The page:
variables, 6-13
overriding members, 7-27
browsing, 11-3
principal network variables, 7-28,
7-30
configuring, 12-4
creating, 11-2
creating arrays, 6-6
creating shapes. See shapes
defined, 1-7, 3-4, 6-5
device interfaces, 1-8
disabling, 11-3
enabling, 11-3
external names, 6-5
implementation-specific members, 1-7
implementing optional configuration
properties, 6-9
members, 1-7
naming, 6-6
functional profile keys. See functional
profile numbers
functional profile numbers, 3-4
inherited functional profiles, 7-26
functional profiles
resource files, 1-8, 7-9
selecting, 3-4
standard
defined, 1-9
documentation, 1-9
generating code, 6-27
generating resource files, 7-52
Gizmo 4, 2-10
defined, 2-8
documentation, 2-3, 2-10
I/O devices, 2-10
I/O library, 2-10
installing, 2-17
LTM-10A Flash Control Modules, 2-9
testing, 3-3
Gizmo 4 User's Guide, 2-2
hardware
designing, 3-2
adding, 6-5
developing, 3-3
adding configuration property members,
7-31
device requirements, 3-3
adding network variable members, 7-28
Index
I/O, 3-3
ix
I/O connectors, 3-3
prototyping, 3-3
testing, 3-3
hardware installation, 2-16
hardware template files
defined, 4-14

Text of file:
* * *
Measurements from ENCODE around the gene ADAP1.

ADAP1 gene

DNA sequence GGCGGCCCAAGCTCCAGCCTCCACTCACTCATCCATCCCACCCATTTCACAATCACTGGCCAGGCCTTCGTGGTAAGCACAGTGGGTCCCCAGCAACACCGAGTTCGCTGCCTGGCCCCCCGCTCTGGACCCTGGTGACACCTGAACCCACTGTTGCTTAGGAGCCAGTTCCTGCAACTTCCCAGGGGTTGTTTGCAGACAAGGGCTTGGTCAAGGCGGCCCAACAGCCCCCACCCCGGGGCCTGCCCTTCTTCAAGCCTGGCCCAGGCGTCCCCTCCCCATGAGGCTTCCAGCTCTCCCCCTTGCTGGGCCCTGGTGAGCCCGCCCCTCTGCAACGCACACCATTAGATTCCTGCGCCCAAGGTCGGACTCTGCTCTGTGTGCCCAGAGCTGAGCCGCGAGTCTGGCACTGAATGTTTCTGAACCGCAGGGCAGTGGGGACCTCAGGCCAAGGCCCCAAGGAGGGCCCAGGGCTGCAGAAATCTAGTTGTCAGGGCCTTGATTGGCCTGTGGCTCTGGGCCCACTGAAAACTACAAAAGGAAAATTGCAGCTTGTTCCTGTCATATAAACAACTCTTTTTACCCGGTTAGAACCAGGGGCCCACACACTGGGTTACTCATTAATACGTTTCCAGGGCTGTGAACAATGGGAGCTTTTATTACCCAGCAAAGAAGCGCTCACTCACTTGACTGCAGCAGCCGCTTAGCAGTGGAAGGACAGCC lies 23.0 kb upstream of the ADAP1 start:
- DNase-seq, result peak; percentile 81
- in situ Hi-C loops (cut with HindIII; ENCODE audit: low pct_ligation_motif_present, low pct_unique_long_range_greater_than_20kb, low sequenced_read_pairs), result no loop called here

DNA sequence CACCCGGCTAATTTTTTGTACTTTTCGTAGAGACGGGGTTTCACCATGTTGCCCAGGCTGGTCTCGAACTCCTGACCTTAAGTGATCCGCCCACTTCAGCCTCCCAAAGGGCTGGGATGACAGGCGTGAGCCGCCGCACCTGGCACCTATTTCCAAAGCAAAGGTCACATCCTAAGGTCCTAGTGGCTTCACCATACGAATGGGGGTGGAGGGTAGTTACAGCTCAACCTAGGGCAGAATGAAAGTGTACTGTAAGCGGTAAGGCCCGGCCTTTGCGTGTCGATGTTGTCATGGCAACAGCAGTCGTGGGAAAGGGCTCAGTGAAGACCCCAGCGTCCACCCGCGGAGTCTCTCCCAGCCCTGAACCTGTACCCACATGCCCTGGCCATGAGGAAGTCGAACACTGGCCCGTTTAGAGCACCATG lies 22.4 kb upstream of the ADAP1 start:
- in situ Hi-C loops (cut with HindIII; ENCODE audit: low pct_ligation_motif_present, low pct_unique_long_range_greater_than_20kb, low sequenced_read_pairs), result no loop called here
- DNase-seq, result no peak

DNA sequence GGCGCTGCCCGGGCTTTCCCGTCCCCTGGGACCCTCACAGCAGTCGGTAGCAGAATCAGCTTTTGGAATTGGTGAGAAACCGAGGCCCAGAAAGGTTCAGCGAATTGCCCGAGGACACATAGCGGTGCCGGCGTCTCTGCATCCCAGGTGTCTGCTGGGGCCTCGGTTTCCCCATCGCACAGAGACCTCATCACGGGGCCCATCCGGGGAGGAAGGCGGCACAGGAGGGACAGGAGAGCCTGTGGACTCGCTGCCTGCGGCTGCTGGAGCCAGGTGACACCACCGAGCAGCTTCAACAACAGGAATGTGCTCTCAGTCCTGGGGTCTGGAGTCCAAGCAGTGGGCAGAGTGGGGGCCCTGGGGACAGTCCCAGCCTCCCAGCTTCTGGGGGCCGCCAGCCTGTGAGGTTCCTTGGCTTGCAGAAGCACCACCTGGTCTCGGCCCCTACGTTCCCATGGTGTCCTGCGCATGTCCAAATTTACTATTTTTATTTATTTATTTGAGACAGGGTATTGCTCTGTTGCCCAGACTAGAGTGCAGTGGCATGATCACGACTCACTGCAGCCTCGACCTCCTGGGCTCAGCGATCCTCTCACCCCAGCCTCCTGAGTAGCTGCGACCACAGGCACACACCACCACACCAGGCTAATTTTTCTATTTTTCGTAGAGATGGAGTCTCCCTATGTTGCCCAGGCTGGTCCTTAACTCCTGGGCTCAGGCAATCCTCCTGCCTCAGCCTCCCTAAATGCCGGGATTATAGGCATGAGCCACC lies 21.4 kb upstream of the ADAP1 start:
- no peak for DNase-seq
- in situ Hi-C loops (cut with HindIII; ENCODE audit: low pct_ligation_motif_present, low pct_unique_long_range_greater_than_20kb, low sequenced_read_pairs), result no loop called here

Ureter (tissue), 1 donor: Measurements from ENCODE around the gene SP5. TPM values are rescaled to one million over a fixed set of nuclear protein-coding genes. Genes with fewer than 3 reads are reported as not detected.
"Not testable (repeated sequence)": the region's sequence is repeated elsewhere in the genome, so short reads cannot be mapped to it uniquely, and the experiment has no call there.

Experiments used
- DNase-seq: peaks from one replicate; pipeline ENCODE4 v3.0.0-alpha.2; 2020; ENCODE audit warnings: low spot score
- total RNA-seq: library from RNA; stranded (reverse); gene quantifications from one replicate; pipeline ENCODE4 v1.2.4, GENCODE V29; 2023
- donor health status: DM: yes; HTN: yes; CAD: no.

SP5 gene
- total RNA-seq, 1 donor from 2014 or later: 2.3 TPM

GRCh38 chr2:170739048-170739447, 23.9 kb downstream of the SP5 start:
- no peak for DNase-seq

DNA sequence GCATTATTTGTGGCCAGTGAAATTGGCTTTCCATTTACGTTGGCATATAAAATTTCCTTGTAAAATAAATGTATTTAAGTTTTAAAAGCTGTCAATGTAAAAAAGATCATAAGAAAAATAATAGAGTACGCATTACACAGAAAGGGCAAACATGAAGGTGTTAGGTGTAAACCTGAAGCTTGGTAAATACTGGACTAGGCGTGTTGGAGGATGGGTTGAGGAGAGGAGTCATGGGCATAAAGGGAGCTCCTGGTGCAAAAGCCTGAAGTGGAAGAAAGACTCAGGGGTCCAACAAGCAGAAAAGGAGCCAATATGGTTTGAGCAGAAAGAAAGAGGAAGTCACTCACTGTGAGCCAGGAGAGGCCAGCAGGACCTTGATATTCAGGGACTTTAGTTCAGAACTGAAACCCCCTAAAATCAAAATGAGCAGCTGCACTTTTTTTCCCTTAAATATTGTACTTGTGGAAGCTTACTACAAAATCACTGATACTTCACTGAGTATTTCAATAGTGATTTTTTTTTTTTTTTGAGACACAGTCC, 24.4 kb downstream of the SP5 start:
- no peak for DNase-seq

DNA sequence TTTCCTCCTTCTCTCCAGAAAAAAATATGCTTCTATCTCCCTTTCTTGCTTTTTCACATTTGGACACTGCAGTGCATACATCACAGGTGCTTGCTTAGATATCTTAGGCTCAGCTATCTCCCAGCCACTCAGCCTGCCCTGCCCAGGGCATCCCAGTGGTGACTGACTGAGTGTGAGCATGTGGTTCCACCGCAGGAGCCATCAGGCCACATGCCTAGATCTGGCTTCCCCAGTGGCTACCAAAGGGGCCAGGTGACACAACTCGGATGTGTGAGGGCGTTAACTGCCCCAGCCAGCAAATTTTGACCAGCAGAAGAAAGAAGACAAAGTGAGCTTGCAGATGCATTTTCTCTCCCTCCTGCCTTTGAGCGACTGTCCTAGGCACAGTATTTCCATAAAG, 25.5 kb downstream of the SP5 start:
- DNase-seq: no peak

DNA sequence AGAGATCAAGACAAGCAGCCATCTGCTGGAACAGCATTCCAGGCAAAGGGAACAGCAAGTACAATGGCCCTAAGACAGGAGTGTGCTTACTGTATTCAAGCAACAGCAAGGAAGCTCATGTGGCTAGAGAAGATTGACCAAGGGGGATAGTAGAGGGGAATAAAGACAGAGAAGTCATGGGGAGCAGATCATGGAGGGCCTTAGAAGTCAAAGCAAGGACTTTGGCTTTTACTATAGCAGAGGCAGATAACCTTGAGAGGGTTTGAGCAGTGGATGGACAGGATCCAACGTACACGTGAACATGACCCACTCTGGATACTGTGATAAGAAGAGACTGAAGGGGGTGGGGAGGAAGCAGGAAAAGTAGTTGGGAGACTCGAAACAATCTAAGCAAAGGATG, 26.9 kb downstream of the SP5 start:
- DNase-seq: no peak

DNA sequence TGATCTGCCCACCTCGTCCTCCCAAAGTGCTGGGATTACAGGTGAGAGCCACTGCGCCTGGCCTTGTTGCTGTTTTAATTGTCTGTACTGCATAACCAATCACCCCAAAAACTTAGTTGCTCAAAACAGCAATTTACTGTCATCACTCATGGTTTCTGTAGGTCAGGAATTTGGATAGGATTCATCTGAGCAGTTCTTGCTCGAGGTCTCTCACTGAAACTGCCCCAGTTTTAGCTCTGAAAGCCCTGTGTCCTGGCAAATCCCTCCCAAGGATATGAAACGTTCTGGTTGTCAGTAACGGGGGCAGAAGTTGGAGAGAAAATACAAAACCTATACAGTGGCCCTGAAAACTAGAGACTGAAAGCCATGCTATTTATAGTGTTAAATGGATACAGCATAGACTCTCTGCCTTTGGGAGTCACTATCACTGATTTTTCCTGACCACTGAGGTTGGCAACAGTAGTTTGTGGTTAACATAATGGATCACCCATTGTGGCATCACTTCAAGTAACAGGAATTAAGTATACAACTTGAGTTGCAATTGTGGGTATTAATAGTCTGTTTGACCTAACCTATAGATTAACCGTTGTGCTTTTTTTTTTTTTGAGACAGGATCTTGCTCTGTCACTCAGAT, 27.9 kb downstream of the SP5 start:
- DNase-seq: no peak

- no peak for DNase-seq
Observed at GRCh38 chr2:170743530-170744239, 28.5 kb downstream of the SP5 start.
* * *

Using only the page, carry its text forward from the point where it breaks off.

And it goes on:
Hardware Template Properties, 5-22, 524, 5-25, 5-27
hardware templates
clock speed, 5-24
copying, 4-13, 5-21
creating, 5-21, 5-22
defined, 1-7, 5-12, 5-17, 5-20
description, 5-26
editing, 5-22
importing, 5-21
inserting, 5-21
model, 5-24
host-based devices
defined, 1-2
human-machine interfaces (HMIs),
2-5, 3-9
DDE server, 14-3
defined, 14-2
installing, 15-4
LNS DDE Server, 14-3
third-party, 14-3
using the LonMaker tool as an HMI, 142
i.LON 1000 Internet Servers, 2-11
installing, 2-13
I/O connectors, 3-3
I/O hardware
prototyping, 3-3
naming, 5-23
implementation-specific configuration
properties, 6-19
platform, 5-23
implementation-specific members, 1-7
removing, 5-22
setting hardware properties, 5-22
setting properties, 5-23
system image name, 5-24
system image version, 5-24
target definitions, 1-9
transceiver type, 5-23